View: With little sign of opposition power, BJP is set to consolidate its position in Maharashtra and Haryana
BJP concentrated its firepower in the very areas where the Opposition was expected to put up a fight.
With assembly elections in Maharashtra and Haryana today, October 2019 is different from May 2019 in one big way.
Compared to the Lok Sabha elections, the poll campaign in these state elections has seen many more people openly expressing their sense of grievances against the ruling party in both states. And, yet, most voters are probably going to vote BJP anyway. Or not vote at all.
This is because Prime Minister Narendra Modi has not lost his charm. He remains the magnet that draws most people. But for Modi, many voters may not have been voting BJP this time. The suspension of Article 370 in Jammu and Kashmir and the criminalisation of the instantaneous triple talaq is seen as Modi’s ability to take risks and take tough decisions.
The Mood of Maha-Rashtra
It’s not as if local issues didn’t dominate the poll discourse. In Maharashtra, the floods, potholes on roads that have led to accidents and deaths, long spells of drought, rising prices of food items, joblessness and the crisis in cooperative banks have impinged on voter consciousness. The scenes of wailing depositors outside Punjab & Maharashtra Cooperative (PMB) Bank branches have sent shivers down many spines.
The Opposition was expected to put up a fight in the Jatland areas of Haryana and parts of Marathaland in western Maharashtra, and Nanded and Latur where I visited. These are the very areas where BJP concentrated its firepower.
The headless state of Congress, and the hopelessness palpable in the party, has sent its own message. Congress took its own sweet time deciding on what role Bhupinder Singh Hooda, its best card, should play in Haryana, given the non-Jat consolidation BJP has managed, while pushing for adivision in the Jat vote, which is decisive in 23 out of 90 seats.
In Maharashtra, Congress looked like a conglomerate of individual leaders left to fend for themselves, fighting their own battles in their constituencies with hardly any supportive blitz by senior leaders. (Many candidates had asked for Sachin Pilot and Jyotiraditya Scindia to come and campaign for them.)
The Nationalist Congress Party (NCP) has been under attack with cases against Praful Patel and Sharad Pawar. Had Pawar walked into the Enforcement Directorate’s (ED) office, offering himself for interrogation as an accused in the Maharashtra State Cooperative Bank (MSCB) scam as he had threatened to do — it might have evoked a strong reaction from the Maratha community (comprising 35% in the state), and carried the ‘risk’ of this bloc consolidating around Pawar again.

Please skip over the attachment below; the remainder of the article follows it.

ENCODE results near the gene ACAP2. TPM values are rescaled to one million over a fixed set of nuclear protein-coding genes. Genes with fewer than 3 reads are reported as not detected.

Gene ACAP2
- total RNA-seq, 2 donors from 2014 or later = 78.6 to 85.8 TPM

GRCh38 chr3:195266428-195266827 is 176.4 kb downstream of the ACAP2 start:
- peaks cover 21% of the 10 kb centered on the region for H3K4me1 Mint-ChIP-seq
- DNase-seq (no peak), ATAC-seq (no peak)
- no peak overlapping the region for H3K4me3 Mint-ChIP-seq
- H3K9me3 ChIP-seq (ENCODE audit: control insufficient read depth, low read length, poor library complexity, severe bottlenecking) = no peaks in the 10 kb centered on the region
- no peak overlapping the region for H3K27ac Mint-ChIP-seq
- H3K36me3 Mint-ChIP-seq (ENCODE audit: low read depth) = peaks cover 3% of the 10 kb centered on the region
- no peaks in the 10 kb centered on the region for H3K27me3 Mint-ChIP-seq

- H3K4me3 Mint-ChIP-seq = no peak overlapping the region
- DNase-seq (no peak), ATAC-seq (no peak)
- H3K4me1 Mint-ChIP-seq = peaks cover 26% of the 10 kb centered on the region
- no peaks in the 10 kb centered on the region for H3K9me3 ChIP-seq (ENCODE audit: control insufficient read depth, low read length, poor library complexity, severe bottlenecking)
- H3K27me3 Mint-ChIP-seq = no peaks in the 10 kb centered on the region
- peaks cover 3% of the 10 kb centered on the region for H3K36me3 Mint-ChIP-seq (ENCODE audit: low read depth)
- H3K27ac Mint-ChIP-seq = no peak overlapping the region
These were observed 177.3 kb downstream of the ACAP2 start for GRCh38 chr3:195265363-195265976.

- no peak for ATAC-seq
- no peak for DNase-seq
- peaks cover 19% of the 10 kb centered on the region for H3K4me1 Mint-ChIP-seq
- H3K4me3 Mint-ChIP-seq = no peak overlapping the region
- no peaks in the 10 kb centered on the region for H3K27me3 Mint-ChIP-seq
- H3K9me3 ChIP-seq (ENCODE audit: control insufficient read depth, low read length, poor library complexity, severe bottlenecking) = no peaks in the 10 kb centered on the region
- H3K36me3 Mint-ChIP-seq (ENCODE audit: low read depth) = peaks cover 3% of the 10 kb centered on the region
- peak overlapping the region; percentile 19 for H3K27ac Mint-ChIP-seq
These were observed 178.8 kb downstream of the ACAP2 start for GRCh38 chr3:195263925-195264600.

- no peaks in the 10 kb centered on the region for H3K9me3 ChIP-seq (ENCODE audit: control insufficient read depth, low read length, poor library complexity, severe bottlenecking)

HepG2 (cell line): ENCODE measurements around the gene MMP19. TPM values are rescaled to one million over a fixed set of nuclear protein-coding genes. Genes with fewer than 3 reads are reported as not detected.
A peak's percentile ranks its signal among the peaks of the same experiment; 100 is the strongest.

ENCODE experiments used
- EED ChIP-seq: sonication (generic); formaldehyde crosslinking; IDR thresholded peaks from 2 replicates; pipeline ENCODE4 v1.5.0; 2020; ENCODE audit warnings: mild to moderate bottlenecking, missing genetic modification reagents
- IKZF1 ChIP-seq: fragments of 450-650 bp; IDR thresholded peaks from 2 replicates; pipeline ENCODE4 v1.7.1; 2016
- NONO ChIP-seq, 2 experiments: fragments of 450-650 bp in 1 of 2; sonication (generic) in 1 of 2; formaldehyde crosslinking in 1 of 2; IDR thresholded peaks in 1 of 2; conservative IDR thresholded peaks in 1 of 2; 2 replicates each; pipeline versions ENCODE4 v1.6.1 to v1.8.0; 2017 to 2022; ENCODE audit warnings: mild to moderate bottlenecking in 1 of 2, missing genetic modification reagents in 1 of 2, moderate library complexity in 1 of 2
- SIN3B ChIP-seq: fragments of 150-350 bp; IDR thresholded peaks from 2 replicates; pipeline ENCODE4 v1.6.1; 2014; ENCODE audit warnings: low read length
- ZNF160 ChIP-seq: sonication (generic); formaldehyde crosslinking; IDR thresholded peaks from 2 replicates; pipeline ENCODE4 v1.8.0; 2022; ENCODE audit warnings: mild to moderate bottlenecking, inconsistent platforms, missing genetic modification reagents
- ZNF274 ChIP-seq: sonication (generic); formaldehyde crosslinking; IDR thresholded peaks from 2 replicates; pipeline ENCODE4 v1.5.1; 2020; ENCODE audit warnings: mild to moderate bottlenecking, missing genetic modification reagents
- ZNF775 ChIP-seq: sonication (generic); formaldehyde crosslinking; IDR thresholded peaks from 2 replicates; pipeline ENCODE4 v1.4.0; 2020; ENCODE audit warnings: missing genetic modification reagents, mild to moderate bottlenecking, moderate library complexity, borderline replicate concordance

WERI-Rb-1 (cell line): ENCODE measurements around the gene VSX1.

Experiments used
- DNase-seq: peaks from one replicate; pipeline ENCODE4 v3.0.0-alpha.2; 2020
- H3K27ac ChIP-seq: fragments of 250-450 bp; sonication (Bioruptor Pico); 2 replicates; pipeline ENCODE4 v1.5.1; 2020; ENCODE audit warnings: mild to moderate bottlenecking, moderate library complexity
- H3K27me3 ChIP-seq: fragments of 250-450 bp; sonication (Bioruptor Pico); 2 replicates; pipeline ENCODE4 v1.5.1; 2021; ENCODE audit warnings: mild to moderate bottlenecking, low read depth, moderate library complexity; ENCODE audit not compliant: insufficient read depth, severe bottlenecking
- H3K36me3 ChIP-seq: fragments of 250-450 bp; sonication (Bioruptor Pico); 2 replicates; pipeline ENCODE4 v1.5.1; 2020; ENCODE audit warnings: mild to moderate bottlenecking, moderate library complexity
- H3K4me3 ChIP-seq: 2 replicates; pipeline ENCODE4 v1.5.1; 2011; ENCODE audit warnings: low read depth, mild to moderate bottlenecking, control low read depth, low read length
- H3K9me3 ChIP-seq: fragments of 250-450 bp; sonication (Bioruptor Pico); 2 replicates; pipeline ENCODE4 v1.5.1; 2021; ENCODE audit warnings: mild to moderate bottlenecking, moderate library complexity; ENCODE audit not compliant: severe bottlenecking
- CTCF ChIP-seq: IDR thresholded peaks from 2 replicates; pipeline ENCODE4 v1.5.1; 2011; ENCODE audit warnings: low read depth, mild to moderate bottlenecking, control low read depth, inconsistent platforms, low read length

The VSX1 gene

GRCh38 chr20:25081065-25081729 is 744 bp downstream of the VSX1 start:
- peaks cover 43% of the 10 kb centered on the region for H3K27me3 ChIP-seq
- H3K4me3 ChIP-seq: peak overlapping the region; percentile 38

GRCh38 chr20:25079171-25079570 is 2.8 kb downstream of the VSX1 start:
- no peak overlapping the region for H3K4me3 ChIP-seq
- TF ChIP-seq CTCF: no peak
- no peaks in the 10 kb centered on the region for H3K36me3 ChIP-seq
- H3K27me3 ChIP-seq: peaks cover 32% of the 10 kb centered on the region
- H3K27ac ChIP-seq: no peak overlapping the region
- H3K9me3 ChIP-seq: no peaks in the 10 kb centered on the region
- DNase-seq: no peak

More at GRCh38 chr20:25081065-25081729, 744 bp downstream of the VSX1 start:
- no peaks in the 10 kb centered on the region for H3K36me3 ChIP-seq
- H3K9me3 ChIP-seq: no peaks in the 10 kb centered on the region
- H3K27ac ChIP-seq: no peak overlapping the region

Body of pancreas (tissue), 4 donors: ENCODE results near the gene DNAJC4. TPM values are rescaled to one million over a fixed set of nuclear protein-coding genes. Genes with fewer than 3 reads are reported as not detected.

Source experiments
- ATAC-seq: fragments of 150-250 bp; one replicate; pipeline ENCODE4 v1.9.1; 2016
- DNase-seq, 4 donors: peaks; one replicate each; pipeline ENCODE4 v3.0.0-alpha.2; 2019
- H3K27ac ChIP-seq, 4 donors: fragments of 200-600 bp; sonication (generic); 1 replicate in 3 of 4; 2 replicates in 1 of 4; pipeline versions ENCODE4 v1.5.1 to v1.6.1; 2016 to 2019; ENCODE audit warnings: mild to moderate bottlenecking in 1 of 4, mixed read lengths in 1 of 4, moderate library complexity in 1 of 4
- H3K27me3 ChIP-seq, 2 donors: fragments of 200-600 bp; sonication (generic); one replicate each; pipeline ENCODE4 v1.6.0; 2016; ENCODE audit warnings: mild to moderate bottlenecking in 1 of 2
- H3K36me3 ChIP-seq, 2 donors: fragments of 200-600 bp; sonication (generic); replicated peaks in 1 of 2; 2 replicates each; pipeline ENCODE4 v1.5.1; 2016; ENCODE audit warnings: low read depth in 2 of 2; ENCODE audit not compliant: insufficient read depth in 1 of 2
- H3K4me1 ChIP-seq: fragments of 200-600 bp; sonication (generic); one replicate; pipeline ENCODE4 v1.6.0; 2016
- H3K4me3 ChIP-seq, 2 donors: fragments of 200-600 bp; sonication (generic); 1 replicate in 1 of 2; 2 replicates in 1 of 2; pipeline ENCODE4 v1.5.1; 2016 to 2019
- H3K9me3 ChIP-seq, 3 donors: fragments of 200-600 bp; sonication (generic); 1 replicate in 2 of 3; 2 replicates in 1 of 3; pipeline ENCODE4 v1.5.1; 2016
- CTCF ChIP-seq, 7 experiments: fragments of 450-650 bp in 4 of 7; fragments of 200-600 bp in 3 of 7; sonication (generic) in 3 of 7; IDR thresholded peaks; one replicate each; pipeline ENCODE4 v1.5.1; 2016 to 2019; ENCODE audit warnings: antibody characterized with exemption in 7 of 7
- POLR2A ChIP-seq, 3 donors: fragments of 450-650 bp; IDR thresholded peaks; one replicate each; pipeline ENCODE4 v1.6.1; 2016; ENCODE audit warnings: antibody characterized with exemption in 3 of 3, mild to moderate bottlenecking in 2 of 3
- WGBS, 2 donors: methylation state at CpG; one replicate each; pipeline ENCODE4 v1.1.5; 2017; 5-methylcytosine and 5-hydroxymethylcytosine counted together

For some time now, BJP has been trying to divide the ranks of Marathaswho had traditionally voted for Congress and NCP (as was the case with Jats in Haryana). It has succeeded in drawing to its side members of prominent Maratha families like the Vikhe Patils and Mohite-Patils.
These comprise a network of influential families, with sugar factories, cooperatives and educational institutions that had underpinned Pawar’s politics over the decades. The second and third generation in these families now want to stay on the right side of power (and the law) to safeguard their economic and political interests.
A Case of Pawar Corrupts?
Realising the implications of Pawar’s ‘interrogate me’ move, the government backed off. It was left to Pawar’s nephew, Ajit, to take the shine off his uncle’s move by ‘going underground’ for a day, and declaring that he was going to quit politics — which many believe could have led to a split in the party.
Pawar traced him and differences were papered over. Clearly, Pawar has to contend with deep dissensions within the Pawar clan. The last word on that story has not been said. And, yet, Pawar, an 80-year-old cancer survivor, had been fighting back, addressing 6-7 rallies a day, climbing daises with difficulty, mounting attacks against the Narendra Modi-Amit Shah duo, sharper than ever before. This was as much to retain NCP’s relevance and Pawar’s primary position in the party, as to win seats.
As for BJP, it managed to bring the unpredictable Shiv Sena around as the junior partner in an alliance. The Sena had accepted a fewer number of seats to contest, and, for all practical purposes, a BJP chief minister, if the alliance goes on to win on October 24. In all probability, Aditya Thackeray may then be the deputy chief minister, something that incumbent chief minister Devendra Fadnavis has hinted at.
In a multilayered strategy of consolidating its own base — promising to confer Bharat Ratna on Veer Savarkar was one more move to reach out to the Marathi middle classes — while dividing the Opposition’s ranks, inducting Congress and NCP leaders into its fold in areas where BJP was weak, the party left nothing to chance. It also had the advantage of huge resources at its command. As a result, Fadnavis in Maharashtra and Manohar Lal Khattar in Haryana seem to be more firmly in the saddle than they were five years ago.